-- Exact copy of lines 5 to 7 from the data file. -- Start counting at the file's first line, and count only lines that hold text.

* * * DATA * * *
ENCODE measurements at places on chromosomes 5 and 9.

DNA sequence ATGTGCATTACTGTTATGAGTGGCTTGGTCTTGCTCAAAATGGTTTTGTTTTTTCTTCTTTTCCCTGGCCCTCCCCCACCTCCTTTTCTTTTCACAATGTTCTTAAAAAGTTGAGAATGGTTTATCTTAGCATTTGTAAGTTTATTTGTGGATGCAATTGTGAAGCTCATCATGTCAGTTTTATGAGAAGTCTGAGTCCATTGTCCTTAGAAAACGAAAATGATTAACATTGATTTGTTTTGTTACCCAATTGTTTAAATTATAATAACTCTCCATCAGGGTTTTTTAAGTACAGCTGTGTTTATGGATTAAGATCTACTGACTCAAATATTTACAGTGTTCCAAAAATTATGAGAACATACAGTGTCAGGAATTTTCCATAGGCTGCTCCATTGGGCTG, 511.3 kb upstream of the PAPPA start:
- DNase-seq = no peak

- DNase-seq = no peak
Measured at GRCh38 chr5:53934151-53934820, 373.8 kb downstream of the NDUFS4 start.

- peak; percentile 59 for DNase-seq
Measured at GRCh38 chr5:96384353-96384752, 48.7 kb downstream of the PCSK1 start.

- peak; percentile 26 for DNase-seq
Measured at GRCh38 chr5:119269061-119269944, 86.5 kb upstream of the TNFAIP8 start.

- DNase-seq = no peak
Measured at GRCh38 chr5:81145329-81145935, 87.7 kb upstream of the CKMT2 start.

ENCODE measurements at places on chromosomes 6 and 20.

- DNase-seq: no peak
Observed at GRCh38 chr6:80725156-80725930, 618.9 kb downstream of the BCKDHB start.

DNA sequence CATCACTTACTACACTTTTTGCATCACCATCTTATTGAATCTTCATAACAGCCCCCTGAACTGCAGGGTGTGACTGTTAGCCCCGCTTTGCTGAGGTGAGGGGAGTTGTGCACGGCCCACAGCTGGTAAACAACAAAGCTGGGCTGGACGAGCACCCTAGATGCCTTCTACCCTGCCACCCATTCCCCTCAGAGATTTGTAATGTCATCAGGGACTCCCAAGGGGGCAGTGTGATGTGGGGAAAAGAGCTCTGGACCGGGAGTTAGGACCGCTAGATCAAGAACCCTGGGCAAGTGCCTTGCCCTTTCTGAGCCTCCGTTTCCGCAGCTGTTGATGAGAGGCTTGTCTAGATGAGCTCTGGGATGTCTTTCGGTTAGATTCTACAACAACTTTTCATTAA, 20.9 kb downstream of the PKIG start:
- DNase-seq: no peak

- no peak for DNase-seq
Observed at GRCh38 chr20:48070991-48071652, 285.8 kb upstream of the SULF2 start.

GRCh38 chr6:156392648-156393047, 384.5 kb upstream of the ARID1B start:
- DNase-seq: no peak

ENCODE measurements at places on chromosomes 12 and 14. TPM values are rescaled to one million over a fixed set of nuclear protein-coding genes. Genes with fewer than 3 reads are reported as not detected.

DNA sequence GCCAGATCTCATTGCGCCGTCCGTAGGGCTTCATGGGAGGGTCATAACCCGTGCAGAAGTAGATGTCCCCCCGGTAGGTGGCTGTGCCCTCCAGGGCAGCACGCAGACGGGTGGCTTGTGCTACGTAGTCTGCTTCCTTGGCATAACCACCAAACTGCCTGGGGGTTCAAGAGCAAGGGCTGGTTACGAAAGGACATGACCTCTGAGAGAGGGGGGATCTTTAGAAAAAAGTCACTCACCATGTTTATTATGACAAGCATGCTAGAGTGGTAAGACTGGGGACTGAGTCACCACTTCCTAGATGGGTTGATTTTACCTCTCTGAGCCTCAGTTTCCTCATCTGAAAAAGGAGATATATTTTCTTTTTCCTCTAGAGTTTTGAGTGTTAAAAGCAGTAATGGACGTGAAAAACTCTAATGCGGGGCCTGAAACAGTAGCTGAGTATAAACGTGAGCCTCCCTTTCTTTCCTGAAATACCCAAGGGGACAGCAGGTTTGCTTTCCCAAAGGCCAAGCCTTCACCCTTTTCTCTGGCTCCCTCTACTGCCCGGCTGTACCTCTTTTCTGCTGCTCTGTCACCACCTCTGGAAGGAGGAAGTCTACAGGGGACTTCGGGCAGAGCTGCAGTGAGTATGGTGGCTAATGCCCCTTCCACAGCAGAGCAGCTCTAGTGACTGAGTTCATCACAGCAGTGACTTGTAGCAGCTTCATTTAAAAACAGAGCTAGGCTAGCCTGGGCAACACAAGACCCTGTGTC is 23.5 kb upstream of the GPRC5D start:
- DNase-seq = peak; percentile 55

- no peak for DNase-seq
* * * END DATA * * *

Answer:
Measured at GRCh38 chr5:53934151-53934820, 373.8 kb downstream of the NDUFS4 start.

- peak; percentile 59 for DNase-seq
Measured at GRCh38 chr5:96384353-96384752, 48.7 kb downstream of the PCSK1 start.